ST. LOUIS (AP) — Emissions near a troubled St. Louis County landfill once posed health concerns for workers and nearby residents, but the risks have largely disappeared thanks to cleanup efforts, according to a state…
ST. LOUIS (AP) — Emissions near a troubled St. Louis County landfill once posed health concerns for workers and nearby residents, but the risks have largely disappeared thanks to cleanup efforts, according to a state report released Friday.
The report from the Missouri Department of Health and Senior Services is based on air quality data collected near Bridgeton Landfill , which has come under intense scrutiny because a smoldering underground fire burns only a few hundred yards from Cold War-era nuclear waste. The landfill operators have spent millions to keep the two separate and eliminate odor and gas emissions, and the Environmental Protection Agency is expected to announce a plan soon to clean up the radioactive material.
The smoldering fire that has burned for nearly a decade has at times created gas emissions and an odor so intense that nearby residents have complained about health issues. The state report indicates their concern was well-founded.
The report cited air sampling from 2013 through 2016 compiled by the Missouri Department of Natural Resources and the EPA. Levels of sulfur-based compounds and sulfur dioxide were high enough to aggravate respiratory diseases such as asthma or chronic cardiopulmonary diseases, the study showed. Children and elderly adults were especially susceptible to symptoms such as chest tightness or difficulty breathing.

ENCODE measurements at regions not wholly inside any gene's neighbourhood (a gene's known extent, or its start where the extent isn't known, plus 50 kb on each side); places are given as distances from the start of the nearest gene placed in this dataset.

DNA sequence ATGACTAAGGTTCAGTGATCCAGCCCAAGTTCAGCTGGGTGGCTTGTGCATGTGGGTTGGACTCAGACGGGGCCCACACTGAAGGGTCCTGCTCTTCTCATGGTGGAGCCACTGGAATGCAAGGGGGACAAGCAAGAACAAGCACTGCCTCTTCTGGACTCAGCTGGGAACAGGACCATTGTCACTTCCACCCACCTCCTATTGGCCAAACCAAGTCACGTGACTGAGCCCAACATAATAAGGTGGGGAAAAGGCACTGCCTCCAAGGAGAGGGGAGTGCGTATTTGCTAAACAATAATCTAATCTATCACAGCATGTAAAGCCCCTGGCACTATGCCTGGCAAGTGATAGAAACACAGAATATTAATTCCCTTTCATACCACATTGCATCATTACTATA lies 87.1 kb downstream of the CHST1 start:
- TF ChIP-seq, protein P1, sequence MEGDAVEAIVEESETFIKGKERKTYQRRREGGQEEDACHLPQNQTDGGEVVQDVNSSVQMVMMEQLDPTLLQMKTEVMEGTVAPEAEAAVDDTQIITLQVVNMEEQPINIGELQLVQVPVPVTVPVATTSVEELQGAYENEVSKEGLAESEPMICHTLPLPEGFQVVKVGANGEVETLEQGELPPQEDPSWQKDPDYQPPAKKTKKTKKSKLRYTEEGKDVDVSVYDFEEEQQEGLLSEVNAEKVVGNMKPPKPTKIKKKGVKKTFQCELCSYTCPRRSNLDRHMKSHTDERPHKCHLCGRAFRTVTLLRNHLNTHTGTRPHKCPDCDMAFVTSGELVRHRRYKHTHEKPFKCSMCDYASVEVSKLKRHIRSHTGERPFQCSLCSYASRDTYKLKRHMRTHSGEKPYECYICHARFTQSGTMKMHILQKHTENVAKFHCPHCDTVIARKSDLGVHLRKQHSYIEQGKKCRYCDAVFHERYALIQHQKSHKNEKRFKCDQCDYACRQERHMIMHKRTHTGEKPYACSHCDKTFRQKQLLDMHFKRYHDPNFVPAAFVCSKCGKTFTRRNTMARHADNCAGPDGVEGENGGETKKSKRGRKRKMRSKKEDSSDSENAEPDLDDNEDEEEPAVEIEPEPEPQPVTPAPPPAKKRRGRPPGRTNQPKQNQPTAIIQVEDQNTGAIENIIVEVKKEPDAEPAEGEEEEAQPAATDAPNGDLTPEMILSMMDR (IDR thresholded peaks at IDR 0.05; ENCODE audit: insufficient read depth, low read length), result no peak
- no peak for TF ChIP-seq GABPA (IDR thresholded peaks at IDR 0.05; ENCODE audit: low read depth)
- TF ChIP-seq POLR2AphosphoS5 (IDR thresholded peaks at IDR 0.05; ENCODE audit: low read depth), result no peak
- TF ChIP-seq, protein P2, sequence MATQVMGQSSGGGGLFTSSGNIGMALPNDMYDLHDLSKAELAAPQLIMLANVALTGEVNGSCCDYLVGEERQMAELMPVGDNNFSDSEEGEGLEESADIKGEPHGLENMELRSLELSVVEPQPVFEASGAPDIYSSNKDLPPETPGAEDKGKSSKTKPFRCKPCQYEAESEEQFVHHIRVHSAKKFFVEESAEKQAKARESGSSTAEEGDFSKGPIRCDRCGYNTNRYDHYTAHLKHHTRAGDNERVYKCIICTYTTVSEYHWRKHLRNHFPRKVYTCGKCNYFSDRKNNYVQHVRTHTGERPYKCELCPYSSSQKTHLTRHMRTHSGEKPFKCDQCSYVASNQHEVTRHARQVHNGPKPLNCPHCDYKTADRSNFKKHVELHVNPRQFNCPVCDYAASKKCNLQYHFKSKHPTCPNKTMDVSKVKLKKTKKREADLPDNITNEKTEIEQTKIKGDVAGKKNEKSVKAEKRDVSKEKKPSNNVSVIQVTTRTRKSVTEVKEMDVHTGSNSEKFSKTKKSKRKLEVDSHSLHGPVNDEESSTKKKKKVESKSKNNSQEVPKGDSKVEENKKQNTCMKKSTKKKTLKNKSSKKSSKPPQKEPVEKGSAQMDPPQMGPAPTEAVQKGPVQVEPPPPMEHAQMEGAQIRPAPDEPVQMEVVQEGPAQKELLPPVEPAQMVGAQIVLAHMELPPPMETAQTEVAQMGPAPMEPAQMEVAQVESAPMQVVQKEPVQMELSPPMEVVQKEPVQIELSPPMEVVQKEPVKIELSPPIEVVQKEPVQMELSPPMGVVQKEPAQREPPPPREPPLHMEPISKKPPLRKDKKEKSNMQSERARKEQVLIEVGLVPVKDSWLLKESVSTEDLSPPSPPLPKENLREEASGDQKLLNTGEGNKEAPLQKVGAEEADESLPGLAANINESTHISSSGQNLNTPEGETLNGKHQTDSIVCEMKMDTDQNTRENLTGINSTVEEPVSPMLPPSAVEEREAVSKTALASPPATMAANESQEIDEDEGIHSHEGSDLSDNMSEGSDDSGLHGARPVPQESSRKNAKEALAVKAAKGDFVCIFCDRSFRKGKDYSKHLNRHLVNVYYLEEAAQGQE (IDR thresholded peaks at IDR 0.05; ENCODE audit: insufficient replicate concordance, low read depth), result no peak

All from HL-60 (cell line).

Breathing the odor of sulfur-based compounds may also have caused headaches, nausea, fatigue, stress, impaired mood and higher risk of respiratory infection, the report said.
Dawn Chapman, a Bridgeton resident and activist, said the report offers heartbreaking confirmation of what residents already believed.
“We’ve really suffered here,” said Chapman, whose 10-year-old daughter has asthma. “They’re confirming our worst fears — our kids have an increased risk for all of these things. It’s horrifying.”
Landfill owner Republic Services has invested more than $200 million to control odor and to make sure the fire doesn’t reach the nuclear waste that was illegally buried at the site in the 1970s. The report suggests those efforts are paying off: Gas emissions today are down 80 percent and are no longer likely to pose a chronic health risk, the health department said.
Jonathan Garoutte, administrator of the state health department’s section for environmental public health, called the trend “encouraging.”
The study also found that the cancer risk for those living nearby was “similar to those in other urban environments in the United States.”
Republic Services spokesman Richard Callow said the new report was surprising because the health department’s previous reporting found no impact to human health, and St. Louis County’s health investigation found no significant risk of asthma and other respiratory conditions.
“We can agree that air emissions are normal today, and odor has been under control since 2013,” Callow said in a statement.
The underground fire began in December 2010. The cause isn’t known, but complaints from neighboring residents prompted a lawsuit by then-Attorney General Chris Koster in 2013. The lawsuit was settled in June when Republic Services and former owners of the landfill agreed to pay $16 million.